The news that Comstock Resources was renewing its efforts to drill the Haynesville Shale led to some subdued excitement, including a front page article in the Shreveport Times a couple of weeks ago suggesting that the Haynesville might be making a comeback. Comstock's strategic move was made in response to the cratering of oil, and to a lesser degree natural gas, prices. But that same energy price climate has led BHP Billiton, which owns Petrohawk, to slash its U.S. shale budgets for 2015 (specific budgets will be released in February) and concentrate its efforts on the Eagle Ford Shale. The company's U.S. rig count will drop from 26 to 16 by year end 2015, and its Haynesville Shale rig count will drop to one.
Currently, BHP is running four rigs in the Haynesville, having reached a peak count of 17 in mid-2010.
This announcement likely will not be the last of its kind as E&P companies rejigger their strategies to address an energy market with few, if any, bright spots. While BHP is chasing liquids with its concentration on the Eagle Ford, the liquids market is not the safe bet it was last year at this time.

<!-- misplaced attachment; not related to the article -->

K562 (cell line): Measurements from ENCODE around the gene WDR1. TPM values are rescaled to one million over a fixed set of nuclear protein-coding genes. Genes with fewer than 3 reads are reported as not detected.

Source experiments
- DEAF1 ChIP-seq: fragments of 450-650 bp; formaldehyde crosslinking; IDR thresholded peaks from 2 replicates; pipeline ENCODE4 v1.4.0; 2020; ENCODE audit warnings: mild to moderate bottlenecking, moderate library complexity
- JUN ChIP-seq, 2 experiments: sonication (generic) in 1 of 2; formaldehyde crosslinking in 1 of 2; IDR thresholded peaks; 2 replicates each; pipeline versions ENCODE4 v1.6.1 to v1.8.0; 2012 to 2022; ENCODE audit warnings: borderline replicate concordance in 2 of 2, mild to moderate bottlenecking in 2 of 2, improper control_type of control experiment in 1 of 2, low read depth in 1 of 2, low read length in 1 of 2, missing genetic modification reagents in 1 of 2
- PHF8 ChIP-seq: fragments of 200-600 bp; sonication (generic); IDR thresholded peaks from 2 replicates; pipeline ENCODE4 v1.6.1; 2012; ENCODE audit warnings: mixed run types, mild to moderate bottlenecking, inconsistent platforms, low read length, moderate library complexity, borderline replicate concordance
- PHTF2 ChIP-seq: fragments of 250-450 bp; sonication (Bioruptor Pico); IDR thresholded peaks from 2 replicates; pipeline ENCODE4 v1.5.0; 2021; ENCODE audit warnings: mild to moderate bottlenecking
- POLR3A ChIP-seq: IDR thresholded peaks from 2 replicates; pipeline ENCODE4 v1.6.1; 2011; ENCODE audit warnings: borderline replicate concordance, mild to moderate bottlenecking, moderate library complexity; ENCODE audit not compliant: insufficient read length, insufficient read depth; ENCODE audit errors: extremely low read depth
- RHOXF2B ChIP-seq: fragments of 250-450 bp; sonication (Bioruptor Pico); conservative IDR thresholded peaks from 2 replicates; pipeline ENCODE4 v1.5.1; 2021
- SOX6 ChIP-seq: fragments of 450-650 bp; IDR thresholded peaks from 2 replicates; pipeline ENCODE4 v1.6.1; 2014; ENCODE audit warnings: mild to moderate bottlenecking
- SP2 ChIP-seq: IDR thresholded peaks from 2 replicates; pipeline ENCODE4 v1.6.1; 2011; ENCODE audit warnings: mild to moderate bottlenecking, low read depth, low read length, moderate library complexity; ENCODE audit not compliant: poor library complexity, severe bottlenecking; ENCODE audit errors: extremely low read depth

Each company has its own sweet spots based on its acreage portfolio or its 2015 price hedges, but I have to believe some companies are S.O.L. and are panicking. In the first five years of its development, Haynesville acreage was sacrosanct and was seldom sold, but I think we have come to the point where more Haynesville acreage will be on the market and we will see deals among independents where companies that are narrowing their strategic and geographic focus (i.e. SM Energy). Also look for private equity-backed companies to step up and start stockpiling good acreage to produce (or re-sell) at a later date. Heck, we might even see the return of Aubrey McClendon.